Yale Journalism Initiative founder Steven Brill ’72 LAW ’75 announced Monday that he would step down from his position as chief executive officer of Verified Identity Pass, Inc. in order to pursue personal interests relating to public service and journalism.
Brill, founder of Verified Identity Pass, said in a memo sent to employees yesterday that he would take up the part-time position of vice-chairman of the company. The move, Brill said, comes as the company — which sells the Clear “fast pass” system to help registered travelers circumvent airport security lines — shifts its focus to surviving what Brill termed “this excruciatingly tough economy.”
“I’ve been tinkering with [ideas] related to the business challenges facing quality journalism,” Brill said in his memo.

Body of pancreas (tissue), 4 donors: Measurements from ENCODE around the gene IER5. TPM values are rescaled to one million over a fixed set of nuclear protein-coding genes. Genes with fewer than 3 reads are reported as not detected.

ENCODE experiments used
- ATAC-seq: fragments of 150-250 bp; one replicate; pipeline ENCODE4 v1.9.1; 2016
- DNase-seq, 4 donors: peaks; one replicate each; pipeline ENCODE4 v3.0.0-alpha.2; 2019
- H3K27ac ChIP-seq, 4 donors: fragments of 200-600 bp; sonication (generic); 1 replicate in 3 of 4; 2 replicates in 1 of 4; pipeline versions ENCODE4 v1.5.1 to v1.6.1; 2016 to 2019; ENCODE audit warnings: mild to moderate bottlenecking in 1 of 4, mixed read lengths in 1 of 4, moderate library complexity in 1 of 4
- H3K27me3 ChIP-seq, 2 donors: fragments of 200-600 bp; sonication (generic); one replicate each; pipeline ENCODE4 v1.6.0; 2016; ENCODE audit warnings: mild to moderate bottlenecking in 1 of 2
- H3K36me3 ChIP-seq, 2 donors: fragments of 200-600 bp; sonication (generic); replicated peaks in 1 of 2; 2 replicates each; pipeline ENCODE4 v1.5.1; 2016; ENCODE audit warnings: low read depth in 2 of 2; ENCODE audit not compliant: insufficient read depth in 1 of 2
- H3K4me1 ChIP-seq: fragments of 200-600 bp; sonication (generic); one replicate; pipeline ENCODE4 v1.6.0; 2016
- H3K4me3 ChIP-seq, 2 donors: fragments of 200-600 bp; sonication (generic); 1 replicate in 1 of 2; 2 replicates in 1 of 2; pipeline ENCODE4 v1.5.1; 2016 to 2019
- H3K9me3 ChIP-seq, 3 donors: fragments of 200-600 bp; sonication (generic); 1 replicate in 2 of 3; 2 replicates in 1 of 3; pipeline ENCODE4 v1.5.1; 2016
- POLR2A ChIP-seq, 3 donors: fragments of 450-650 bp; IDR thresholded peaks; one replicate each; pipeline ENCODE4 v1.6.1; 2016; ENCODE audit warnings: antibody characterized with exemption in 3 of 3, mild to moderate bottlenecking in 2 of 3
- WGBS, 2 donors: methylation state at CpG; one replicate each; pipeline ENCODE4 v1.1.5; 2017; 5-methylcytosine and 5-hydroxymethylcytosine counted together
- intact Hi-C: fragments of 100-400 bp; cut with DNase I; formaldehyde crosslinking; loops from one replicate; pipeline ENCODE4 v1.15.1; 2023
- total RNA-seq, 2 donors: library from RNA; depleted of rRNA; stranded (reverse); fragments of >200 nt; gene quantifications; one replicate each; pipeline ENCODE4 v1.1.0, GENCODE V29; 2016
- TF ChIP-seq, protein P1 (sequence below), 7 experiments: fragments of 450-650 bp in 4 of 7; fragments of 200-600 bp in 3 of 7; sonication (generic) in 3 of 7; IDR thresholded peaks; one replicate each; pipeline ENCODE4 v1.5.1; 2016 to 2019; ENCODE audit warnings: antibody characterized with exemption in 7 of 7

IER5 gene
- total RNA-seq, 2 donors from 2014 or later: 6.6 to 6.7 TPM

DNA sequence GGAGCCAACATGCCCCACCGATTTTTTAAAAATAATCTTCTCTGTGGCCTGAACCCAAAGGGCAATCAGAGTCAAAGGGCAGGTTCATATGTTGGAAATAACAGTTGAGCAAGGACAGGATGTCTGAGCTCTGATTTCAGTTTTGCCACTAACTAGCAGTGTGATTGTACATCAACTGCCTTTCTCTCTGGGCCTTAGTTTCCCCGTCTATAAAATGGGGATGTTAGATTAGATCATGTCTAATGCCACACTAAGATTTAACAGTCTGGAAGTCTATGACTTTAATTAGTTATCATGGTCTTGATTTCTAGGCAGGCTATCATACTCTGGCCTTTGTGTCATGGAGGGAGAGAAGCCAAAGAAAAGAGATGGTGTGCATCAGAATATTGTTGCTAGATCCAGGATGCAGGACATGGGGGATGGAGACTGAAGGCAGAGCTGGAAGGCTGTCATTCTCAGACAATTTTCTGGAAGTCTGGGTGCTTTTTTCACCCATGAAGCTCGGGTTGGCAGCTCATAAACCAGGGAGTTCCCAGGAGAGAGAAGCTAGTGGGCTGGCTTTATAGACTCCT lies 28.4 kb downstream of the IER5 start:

Brill declined to comment on his future plans Monday evening.
Brill, who first entered the world of professional journalism in 1978, has founded magazines, including The American Lawyer, and a television network, Court TV. He has also written two books, including “After: How America Confronted the September 12th Era.”
Yale Journalism Initiative Coordinator Mark Oppenheimer ’96 GRD ’03 said that Brill has made a significant contribution to the future of journalism through his support for the Yale Journalism Initiative, which Brill and his wife founded in 2006 with a donation of $1 million. He noted Brill’s high level of involvement with the program, citing the journalism seminar Brill teaches in the fall.
In the seminar, students discuss at length the business model on which newspapers operate.
Oppenheimer also highlighted Brill’s “broad vision” for the future of journalism, saying that Brill is “always thinking of new and exciting ways” to improve the industry.
A new CEO of Clear will be appointed to supervise day-to-day operations in Brill’s absence.